MONTPELIER — Levels of toxic PFAS from leachate in treated water leaving the Montpelier Waste Water Treatment Facility are well within national safety guidelines, according to a team monitoring the levels.

Kurt Motyka, assistant director of public works, told city councilors on Wednesday that PFAS in leachate processed in Montpelier were measured at 69.5 parts per trillion, just under the health advisory limit of 70 ppt set by the Environmental Protection Agency. However, the state has set a much more cautious limit of 20 ppt, Motyka added.

Motyka and state environmental officials made a presentation to the council following media reports of concerns about higher levels of PFAS found in treated water at wastewater treatment facilities in Montpelier and Newport.

Newport, which had PFAS levels of 65 ppt has since stopped taking leachate as a result of the Coventry landfill’s new Act 250 permit to expand the facility.

PFAS, or per- and polyfluoroalkyl substances, are a class of so-called “forever chemicals” that do not break down in the environment. Heat resistant and water repellant, they were widely used since the 1940s for non-stick cookware, in waterproofing garments, and as a fire-fighting foam.

PFAS have been found in food, commercial household products, production facilities, biosolids, leachate, drinking water and living organisms, said a report presented to the council. Studies have found that PFAS can cause cancer, damage organs, the reproductive system, and lead to low birth weight.

In 2016, the Department of Environmental Conservation began a study of PFAS in drinking water and surface waters after water supplies in the Bennington and Clarendon areas were found to be contaminated as a result of nearby industrial manufacturing processes.

Montpelier is the largest receiver in the state of leachate, at nearly 11 million gallons in fiscal year 2018, Motyka said.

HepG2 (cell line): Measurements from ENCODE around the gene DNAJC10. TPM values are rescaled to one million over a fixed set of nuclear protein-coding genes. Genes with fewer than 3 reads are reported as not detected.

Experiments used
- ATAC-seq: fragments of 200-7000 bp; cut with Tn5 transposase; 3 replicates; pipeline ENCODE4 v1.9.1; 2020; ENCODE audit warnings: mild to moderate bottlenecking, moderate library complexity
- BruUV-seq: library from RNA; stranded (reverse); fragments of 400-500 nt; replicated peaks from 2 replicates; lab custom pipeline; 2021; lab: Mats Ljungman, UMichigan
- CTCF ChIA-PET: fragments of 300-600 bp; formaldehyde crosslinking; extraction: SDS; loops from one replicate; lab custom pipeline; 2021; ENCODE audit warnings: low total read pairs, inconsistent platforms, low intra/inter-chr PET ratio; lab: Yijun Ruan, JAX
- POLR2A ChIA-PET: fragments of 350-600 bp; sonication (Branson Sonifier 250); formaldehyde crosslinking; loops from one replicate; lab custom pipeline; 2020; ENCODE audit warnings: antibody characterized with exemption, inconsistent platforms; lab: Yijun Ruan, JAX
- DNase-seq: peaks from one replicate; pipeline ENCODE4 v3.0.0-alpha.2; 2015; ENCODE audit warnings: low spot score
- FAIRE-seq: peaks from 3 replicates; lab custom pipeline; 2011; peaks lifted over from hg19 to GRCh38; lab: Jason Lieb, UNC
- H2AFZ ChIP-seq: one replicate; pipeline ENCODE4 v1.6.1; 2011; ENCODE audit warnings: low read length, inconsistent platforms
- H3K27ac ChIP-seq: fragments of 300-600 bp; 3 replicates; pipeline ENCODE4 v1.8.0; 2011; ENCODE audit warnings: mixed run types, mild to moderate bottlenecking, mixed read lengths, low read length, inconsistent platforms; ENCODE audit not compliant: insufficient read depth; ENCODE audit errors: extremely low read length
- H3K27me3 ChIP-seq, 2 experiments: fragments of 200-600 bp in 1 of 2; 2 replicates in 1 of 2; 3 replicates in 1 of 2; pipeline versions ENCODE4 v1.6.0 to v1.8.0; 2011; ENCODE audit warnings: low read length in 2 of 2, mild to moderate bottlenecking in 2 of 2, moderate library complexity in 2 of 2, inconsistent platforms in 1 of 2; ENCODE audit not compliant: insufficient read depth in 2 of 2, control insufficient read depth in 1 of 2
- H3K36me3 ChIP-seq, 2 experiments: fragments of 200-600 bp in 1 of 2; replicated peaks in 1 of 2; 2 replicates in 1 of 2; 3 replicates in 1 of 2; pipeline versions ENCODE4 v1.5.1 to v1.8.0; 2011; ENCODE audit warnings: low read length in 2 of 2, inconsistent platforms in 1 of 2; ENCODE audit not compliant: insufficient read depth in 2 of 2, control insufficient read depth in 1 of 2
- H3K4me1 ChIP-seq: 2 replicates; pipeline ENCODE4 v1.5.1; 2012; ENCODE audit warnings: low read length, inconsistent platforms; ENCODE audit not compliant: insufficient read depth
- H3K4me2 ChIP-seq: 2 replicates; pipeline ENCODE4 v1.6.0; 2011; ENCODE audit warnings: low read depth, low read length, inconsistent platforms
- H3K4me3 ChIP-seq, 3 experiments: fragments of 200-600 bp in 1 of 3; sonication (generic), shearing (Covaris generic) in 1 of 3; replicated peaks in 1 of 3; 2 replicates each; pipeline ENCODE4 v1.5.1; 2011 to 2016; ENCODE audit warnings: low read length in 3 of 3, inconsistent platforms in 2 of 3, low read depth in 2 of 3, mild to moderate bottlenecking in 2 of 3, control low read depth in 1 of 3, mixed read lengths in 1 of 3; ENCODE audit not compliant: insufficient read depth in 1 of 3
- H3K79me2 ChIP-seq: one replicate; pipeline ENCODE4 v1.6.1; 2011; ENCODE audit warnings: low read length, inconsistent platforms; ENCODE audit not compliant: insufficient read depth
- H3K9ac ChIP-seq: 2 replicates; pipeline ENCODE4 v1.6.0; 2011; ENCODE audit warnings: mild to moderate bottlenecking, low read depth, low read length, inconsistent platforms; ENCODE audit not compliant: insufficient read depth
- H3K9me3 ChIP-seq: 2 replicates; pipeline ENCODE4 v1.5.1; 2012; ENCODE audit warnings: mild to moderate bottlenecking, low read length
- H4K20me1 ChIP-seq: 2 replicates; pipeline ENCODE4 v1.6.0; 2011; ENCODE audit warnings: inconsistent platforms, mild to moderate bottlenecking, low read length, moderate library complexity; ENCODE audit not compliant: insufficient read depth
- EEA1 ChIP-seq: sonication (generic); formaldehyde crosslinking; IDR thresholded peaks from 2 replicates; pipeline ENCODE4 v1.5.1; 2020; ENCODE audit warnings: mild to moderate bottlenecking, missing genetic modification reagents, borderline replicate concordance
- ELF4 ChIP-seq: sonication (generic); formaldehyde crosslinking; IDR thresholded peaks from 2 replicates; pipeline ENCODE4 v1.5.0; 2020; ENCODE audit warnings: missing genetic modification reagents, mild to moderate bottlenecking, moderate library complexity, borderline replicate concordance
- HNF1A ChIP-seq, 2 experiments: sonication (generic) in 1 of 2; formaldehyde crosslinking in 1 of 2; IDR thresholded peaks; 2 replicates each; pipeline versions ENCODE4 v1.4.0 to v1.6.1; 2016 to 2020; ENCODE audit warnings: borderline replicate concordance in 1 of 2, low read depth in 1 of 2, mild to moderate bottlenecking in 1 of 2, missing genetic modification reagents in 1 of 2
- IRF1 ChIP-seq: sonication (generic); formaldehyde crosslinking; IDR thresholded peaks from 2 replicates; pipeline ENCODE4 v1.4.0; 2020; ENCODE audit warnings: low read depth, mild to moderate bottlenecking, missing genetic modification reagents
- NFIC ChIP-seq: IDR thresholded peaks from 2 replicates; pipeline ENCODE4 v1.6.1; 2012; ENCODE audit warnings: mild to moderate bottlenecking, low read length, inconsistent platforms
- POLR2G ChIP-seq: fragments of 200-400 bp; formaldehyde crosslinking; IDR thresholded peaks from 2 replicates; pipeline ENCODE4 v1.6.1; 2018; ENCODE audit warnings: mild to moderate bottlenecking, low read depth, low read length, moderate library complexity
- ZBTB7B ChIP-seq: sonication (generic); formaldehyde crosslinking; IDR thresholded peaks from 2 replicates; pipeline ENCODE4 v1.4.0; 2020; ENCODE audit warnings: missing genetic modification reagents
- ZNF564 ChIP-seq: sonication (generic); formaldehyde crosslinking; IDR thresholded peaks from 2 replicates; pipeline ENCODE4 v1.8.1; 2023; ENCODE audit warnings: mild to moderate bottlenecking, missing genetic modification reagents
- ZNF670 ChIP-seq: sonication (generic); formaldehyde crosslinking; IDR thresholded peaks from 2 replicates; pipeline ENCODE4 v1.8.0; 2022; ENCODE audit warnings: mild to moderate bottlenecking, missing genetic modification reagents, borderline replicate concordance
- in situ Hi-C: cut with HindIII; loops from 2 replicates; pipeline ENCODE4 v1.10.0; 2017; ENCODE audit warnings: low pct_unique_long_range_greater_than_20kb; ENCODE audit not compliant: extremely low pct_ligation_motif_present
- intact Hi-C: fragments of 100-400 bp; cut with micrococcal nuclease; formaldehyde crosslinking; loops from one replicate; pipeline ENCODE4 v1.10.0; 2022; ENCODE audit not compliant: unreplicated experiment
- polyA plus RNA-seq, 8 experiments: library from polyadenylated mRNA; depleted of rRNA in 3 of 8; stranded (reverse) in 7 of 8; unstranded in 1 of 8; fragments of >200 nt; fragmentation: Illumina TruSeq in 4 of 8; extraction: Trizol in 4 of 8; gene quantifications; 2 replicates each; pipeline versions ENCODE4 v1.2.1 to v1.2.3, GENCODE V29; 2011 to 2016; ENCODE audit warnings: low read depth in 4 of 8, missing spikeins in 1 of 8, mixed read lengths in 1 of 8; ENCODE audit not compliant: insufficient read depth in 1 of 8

Motyka’s report to the City Council notes that the city built a receiving station at the wastewater facility in 2002 to accept septage (from septic tanks), and leachate (liquid that leaches from landfills).

The report notes treatment processes are not able to remove PFAS from wastewater. While the EPA and the state had set health advisory limits for PFAS in drinking water, the state had not yet set a PFAS limit for wastewater discharges, the report states.

The report also states the Montpelier facility was the only viable treatment option for leachate with the lowest environmental impact. If Montpelier stopped receiving leachate, it would have to be trucked out of state to other wastewater treatment facilities, but trucking would increase Vermont’s carbon footprint, the report added.

“This is an emerging contaminant and we’re still doing a lot of sampling and trying to get a handle on where things are with it,” Motyka said. “There’s no discharge limit in Vermont for wastewater.”

State officials noted that all landfills and wastewater treatment facilities tested had varying levels of PFAS chemicals.

Lawmakers recently passed Act. 21, requiring the Department of Environmental Conservation to come up with surface water standards for PFAS levels by 2024. However, the state also is waiting to see what the EPA established as “ambient water quality levels,” based on PFAS presence in aquatic species as a guide to risk to human health, by 2022.

Speaking after the meeting, Motyka said the issues of PFAS in leachate would not affect the $16.5 million expansion of the wastewater treatment facility to handle more “high strength waste,” such as dairy and brewery byproducts that would provide an additional revenue source for the city.

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